Cane Corso
Other names
  • Cane Corso Italiano
OriginItaly
Traits
Height Males
62–70 cm (24–28 in)
Females
58–66 cm (23–26 in)
Weight Males
45–50 kg (100–110 lb)[1]
Females
40–45 kg (90–100 lb)[1]
Kennel club standards
Ente Nazionale della Cinofilia Italiana standard
Fédération Cynologique Internationale standard
Dog (domestic dog)

The Cane Corso[a] is an Italian breed of mastiff. It is usually kept as a companion dog or guard dog; it may also be used to protect livestock. In the past it was used for hunting large game, and also to herd cattle.

History

According to the breed standard of the Fédération Cynologique Internationale, the Cane Corso was once distributed throughout much of the Italian peninsula, but in the recent past was found only in Puglia, in southern Italy.[1][2] After the collapse of the mezzadria system of share-cropping in the 1960s, the dogs became rare. The modern breed derives from selective breeding from about 1980 of a few surviving animals.[3] A breed society, the Società Amatori Cane Corso, was formed in 1983.[4]: 107 [5] The breed was recognised by the Ente Nazionale della Cinofilia Italiana in 1994;[3] it was provisionally accepted by the Fédération Cynologique Internationale in 1996, and received full acceptance in 2007.[6] It was recognised by the American Kennel Club of the United States in 2010.[7]

In the period 2011–2019 the number of annual registrations in Italy was in the range of 3000–4250.[8]

Characteristics

The Cane Corso is a large dog of molossoid type, and is closely related to the Neapolitan Mastiff. It is well muscled[7] and less bulky than most other mastiff breeds. According to the international standard, dogs should stand some 62–70 cm at the withers and weigh 45–50 kg; bitches are about 4 cm smaller, and weigh some 5 kg less.[1]

The head is large, slightly over one third of the height at the withers in length, with a well-defined stop. The top of the cranium is flat and slightly convergent to the muzzle. The eyes are oval in shape, and set well apart. The iris of the eye should be as dark as possible.[2]

The coat is short, dense and lustrous. It may be black, various shades of grey (lead-grey, light grey or slate-grey) or fawn (dark fawn, light fawn, or stag red), or dark wheaten ('fromentino'); it may be brindled. Minor white markings on the chest, the feet or the nose are tolerated.[1][2]

The Cane Corso is genetically pre-disposed to elbow and hip dysplasia, to patellar luxation and to retinal dysplasia. It has above-average susceptibility to demodicosis, ectropion, entropion, gastric dilatation volvulus (bloat), hypothyroidism, idiopathic epilepsy, mycotic otitis and nictitans gland prolapse (cherry eye).[9]: 129 

In 2017 a study of 232 Cane Corso dogs from 25 countries found an average life span of 9.3 years, varying with different coat colours. The longest-lived were black brindle (10.3 years), followed by: brindle (10.1 years); grey brindle (9.8 years); black, fawn and grey (all 9.0 years); and dogs of other colours (8.1 years).[10] A study of dogs in the United Kingdom, published in 2024, found an average life span for the breed of 8.1 years overall.[11]

Use

The Cane Corso is usually kept as a companion dog or guard dog; it may also be used to protect livestock. In the past it was used for hunting large game, and also to herd cattle.[8]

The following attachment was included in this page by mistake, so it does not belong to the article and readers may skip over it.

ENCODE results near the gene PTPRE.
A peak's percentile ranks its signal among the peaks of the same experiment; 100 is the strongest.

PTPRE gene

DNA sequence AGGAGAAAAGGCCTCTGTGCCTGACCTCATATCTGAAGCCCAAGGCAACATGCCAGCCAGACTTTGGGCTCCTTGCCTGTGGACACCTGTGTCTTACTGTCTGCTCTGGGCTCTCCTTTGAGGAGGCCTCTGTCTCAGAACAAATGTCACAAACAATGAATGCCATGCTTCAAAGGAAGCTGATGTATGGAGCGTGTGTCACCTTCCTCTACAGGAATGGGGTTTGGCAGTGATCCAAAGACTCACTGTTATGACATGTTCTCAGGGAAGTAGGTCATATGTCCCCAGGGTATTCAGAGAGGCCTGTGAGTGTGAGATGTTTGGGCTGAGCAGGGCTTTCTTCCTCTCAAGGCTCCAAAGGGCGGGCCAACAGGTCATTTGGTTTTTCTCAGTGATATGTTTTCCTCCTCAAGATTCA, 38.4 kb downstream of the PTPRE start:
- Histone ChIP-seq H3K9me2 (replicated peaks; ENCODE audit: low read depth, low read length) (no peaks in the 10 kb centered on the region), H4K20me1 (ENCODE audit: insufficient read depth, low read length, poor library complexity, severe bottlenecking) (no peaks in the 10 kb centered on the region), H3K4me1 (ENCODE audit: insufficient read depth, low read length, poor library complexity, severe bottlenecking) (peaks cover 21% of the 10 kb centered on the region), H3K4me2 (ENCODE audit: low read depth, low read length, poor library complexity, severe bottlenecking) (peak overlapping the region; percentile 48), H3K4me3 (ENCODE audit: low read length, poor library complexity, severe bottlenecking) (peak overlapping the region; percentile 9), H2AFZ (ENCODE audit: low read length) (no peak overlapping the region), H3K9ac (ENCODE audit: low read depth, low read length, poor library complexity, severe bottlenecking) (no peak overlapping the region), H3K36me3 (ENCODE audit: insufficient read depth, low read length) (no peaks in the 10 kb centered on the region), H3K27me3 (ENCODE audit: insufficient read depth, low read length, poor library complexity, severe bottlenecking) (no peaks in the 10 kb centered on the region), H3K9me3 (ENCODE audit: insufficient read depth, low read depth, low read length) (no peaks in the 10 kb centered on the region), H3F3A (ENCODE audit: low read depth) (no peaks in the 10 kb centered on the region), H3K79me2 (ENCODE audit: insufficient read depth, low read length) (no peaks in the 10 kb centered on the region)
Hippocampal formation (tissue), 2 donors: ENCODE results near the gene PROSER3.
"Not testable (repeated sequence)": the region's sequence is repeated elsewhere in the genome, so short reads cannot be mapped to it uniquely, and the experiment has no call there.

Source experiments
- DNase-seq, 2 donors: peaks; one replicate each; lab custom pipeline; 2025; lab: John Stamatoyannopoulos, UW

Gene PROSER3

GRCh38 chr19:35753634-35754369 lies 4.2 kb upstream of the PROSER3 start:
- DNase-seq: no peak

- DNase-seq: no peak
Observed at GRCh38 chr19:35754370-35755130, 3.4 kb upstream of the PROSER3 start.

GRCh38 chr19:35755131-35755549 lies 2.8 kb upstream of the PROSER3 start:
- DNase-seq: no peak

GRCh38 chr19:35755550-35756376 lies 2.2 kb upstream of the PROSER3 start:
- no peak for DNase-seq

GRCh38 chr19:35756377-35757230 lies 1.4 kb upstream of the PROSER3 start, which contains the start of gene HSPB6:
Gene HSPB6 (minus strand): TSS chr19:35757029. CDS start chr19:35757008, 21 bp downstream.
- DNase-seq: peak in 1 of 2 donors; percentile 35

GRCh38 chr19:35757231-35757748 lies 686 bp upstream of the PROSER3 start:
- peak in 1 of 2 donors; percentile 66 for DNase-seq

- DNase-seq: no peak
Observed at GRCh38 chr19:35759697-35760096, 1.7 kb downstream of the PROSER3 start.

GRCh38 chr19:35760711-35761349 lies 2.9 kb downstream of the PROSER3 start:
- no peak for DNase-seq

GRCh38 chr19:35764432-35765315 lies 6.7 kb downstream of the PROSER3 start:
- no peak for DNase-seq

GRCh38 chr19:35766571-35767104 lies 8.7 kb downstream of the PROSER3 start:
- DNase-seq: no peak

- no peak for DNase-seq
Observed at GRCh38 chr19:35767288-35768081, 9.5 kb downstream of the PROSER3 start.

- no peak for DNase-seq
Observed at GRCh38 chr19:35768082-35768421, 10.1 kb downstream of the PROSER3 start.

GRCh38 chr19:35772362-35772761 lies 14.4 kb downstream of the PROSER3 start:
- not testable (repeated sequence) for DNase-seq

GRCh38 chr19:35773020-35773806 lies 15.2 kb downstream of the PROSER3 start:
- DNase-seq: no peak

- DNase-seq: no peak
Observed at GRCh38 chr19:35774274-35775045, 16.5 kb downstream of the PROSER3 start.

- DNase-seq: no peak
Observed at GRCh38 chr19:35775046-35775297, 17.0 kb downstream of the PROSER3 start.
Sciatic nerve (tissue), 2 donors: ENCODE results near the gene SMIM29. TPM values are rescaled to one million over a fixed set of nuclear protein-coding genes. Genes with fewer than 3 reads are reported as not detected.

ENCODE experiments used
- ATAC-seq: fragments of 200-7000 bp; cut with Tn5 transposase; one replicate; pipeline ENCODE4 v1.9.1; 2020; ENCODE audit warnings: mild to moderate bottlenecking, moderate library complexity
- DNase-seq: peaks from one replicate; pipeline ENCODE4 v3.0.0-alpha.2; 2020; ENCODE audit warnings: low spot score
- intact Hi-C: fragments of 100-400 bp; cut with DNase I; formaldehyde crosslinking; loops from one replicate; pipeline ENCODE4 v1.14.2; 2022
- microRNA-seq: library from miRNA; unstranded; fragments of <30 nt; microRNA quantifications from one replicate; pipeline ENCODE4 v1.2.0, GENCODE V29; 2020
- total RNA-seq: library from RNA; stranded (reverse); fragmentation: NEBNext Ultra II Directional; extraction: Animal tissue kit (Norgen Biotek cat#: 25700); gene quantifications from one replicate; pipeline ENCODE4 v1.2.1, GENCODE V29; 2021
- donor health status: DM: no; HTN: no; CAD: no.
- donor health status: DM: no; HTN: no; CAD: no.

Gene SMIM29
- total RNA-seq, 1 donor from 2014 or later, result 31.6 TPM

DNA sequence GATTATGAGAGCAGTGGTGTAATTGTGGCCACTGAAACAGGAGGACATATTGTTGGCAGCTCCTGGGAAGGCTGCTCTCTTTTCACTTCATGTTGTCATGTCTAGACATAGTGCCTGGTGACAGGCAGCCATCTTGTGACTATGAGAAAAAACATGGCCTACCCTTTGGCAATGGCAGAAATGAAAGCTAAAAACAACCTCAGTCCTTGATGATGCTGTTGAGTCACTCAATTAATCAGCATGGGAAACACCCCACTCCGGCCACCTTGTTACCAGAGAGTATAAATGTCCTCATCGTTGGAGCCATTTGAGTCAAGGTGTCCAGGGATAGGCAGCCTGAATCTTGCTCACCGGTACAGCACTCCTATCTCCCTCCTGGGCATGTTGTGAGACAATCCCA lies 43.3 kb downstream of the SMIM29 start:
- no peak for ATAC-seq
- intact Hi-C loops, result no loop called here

It is subject to a working trial: in order to qualify for registration, dogs must show tranquillity in the presence of inoffensive strangers, indifference to gunfire, and aggressive defence of the owner against an attacker.[1]: 2 [12]

Notes

  1. ^ Italian: [ˈkaːne ˈkɔrso], plural: Cani Corsi

References

  1. ^ a b c d e f FCI-Standard N° 343: Cane Corso Italiano (Italian Cane Corso). Fédération Cynologique Internationale. Archived 13 August 2021.
  2. ^ a b c Cane Corso (in Italian). Ente Nazionale della Cinofilia Italiana. Accessed August 2021.
  3. ^ a b S.P. Marelli, A. Monaghé, M. Polli, L. Guidobono Cavalchini (2003). Body measurements and morphological evaluation of Italian Cane Corso. Italian Journal of Animal Science 2 (supplement): 88–90. doi:10.4081/ijas.2003.11675924. (subscription required).
  4. ^ Rino Falappi (2009). Cani: Conoscere, riconoscere e allevare tutte le razze canine più note del mondo (in Italian). Novara: Istituto Geografico De Agostini. ISBN 9788841854068.
  5. ^ Cane corso italiano (in Italian). Società Amatori Cane Corso. Archived 21 May 2021.
  6. ^ FCI breeds nomenclature: Cane Corso Italiano (343). Fédération Cynologique Internationale. Archived 5 July 2020.
  7. ^ a b Get to Know the Cane Corso. The American Kennel Club. Archived 19 May 2015.
  8. ^ a b Cane Corso (in Italian). Ente Nazionale della Cinofilia Italiana. Accessed August 2021.
  9. ^ Jerold S. Bell, Kathleen E. Cavanagh, Larry P. Tilley, Francis W.K. Smith (2012). Veterinary Medical Guide to Dog and Cat Breeds. Jackson, Wyoming: Teton NewMedia. ISBN 9781482241419.
  10. ^ Evžen Korec (2017). Longevity of Cane Corso Italiano dog breed and its relationship with hair colour. Open Veterinary Journal. 7 (2): 170–173. doi:10.4314/ovj.v7i2.15.
  11. ^ Kirsten M. McMillan, Jon Bielby, Carys L. Williams, Melissa M. Upjohn, Rachel A. Casey, Robert M. Christley (2024). Longevity of companion dog breeds: those at risk from early death. Scientific Reports. 14, article 531. doi:10.1038/s41598-023-50458-w.
  12. ^ CAL (Certificato di attitudine al lavoro) (in Italian). Società Amatori Cane Corso. Archived 23 August 2021.